Why Operation 2000 Cherry Trees?

A message from the Chair

It happened on March 11, 2011. A massive earthquake and tsunami devastated Japan. The photos displayed on the television were totally unbelievable, and I felt as if I was watching a science fiction movie…Read More.

A Legacy of Friendship

Honorary Chairperson Governor Bob Taft

In 1912, the country of Japan gave over 3,000 cherry blossom trees as a gift to the United States to celebrate the two nations’ then-growing friendship. My great-grandfather, President William Howard Taft, proudly accepted the gift on behalf of the citizens of the United States…Read More.

New Hope Blossoms

Japan Rebuilds

After one of the largest natural disasters in the history of the world, the United States military and general population responded immediately to the crisis in Japan. Now, one year later, the rebuilding continues…Read More.

A Link Between Two Nations

Consul General Kuninori Matsuda

The year of 2012 marks the 100-year anniversary of the City of Tokyo’s gift of three thousand cherry blossom trees to Washington, D.C….Read More.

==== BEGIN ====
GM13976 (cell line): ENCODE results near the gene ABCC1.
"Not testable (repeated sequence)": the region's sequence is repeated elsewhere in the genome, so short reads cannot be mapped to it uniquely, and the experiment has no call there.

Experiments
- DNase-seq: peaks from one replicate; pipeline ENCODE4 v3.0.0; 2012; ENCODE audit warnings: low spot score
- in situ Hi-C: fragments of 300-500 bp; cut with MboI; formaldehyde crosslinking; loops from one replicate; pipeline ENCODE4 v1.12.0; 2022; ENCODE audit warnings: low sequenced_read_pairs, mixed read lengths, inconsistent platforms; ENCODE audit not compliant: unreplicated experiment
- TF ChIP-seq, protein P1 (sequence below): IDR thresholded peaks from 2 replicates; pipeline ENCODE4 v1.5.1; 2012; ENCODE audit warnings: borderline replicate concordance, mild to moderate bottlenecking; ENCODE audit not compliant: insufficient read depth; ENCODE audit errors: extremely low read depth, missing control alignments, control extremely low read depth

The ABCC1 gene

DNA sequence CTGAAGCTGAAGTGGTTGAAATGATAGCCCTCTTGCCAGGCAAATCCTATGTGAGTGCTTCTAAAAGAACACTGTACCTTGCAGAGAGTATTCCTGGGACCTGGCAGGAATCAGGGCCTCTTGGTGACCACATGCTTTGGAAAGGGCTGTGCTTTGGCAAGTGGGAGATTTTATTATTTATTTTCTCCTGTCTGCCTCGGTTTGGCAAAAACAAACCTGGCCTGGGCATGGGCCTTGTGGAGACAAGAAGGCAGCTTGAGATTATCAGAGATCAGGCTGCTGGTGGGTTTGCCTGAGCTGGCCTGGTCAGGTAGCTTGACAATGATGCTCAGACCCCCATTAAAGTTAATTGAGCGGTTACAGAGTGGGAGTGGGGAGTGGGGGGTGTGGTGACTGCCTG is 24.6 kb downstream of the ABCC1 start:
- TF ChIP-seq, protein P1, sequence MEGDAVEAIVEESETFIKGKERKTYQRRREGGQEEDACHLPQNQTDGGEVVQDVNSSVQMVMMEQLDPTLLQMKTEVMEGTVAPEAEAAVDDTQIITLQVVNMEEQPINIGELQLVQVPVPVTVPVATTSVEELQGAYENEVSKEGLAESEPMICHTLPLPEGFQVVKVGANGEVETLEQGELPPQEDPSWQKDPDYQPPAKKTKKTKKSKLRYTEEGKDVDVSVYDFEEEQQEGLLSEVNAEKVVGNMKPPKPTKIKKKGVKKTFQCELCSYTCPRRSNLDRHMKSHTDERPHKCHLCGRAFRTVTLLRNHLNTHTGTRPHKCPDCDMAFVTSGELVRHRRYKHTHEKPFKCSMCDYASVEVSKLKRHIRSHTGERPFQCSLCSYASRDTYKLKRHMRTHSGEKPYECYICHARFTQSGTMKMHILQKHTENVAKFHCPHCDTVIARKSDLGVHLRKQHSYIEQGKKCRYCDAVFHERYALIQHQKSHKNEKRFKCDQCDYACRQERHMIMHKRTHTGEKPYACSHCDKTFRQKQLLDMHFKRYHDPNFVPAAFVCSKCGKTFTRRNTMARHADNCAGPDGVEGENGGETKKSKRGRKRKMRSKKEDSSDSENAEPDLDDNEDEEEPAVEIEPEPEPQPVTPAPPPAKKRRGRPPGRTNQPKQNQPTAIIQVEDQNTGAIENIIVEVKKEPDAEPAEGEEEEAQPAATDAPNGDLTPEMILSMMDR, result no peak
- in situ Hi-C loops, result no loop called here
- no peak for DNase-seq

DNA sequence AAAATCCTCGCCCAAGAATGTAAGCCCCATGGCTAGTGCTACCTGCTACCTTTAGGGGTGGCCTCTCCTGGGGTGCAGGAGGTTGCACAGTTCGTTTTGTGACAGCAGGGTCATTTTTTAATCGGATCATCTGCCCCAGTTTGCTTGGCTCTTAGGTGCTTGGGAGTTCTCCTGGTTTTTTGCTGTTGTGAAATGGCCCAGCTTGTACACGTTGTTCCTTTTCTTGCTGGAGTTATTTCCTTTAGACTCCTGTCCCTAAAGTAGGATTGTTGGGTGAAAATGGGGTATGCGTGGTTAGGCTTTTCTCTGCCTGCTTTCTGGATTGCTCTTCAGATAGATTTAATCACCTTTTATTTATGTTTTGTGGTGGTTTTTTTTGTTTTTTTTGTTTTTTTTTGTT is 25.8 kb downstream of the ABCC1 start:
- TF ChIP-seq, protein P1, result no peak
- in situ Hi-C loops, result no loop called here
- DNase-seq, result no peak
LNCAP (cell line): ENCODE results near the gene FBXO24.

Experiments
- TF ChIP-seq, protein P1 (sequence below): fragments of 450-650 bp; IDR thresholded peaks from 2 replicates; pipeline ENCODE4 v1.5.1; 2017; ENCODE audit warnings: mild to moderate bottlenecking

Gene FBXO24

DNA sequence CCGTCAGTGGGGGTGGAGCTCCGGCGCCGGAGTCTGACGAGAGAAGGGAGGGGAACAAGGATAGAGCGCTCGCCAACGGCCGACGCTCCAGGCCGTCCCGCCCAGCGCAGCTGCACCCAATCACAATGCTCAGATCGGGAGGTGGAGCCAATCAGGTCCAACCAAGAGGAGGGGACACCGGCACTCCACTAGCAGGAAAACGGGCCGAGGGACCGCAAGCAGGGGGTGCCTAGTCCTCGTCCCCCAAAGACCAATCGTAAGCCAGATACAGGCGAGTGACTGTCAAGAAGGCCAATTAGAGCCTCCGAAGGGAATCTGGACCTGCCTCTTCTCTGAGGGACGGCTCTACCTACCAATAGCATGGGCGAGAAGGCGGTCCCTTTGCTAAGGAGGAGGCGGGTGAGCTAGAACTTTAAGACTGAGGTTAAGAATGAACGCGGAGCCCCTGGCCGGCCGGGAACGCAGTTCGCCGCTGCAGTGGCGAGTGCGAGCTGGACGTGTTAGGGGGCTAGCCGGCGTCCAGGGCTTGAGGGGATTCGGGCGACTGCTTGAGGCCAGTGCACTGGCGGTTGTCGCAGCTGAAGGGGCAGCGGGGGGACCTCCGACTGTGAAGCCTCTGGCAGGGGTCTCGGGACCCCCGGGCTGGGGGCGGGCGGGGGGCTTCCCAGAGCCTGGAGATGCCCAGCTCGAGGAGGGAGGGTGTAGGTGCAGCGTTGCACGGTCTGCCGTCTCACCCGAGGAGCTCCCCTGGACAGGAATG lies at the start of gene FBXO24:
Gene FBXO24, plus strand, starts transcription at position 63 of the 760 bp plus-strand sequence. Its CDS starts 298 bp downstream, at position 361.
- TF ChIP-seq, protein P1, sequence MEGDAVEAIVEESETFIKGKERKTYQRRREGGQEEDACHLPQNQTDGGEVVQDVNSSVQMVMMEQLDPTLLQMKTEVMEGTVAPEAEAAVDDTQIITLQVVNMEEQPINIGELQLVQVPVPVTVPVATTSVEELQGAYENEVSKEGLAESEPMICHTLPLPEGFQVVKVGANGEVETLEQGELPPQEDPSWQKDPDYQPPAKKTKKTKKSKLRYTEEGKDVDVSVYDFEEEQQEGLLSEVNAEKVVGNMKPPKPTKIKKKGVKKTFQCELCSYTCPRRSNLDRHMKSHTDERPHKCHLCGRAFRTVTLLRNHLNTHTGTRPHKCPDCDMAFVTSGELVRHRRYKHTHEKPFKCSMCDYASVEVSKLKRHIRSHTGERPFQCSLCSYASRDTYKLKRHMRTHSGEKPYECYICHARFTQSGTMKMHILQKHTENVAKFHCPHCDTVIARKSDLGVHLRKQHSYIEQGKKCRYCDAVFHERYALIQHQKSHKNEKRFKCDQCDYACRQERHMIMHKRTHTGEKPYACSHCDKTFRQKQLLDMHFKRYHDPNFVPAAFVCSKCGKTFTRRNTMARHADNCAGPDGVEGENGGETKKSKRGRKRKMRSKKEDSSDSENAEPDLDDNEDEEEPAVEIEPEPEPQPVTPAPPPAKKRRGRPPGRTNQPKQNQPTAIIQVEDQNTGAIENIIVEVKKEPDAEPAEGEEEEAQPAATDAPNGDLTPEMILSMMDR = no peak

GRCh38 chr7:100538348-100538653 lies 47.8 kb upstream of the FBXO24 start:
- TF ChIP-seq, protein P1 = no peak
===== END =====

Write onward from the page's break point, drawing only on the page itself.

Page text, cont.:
A Bond is Cultivated

On March 11, 2011, Japan was devastated by the largest recorded earthquake to ever hit the island nation. The 9.0 magnitude earthquake and ensuing tsunami claimed 15,854 lives, left 3274 missing, and became the most expensive natural disaster in world history.

The rescue, cleanup, and rebuilding effort has been massive, but thanks to the quick actions of the United States military and the generosity of the American people, Japan is now on the rise again.

The goal of the Operation 2000 Cherry Tree Project is simple.

We ask that you join us in our effort to plant 2000 cherry trees in Ohio as a symbol of Japan’s gratitude for the help of our American friends.

Thank you, American Soldiers in Operation Tomodachi.
Thank you, Friends in America.
We send you Cherry Blossoms as a symbol of our Gratitude.

This is for you.

Our Mission

The Operation 2000 Cherry Tree Project exists to share the beauty of cherry blossoms as a symbol of community and Japanese - American friendship.

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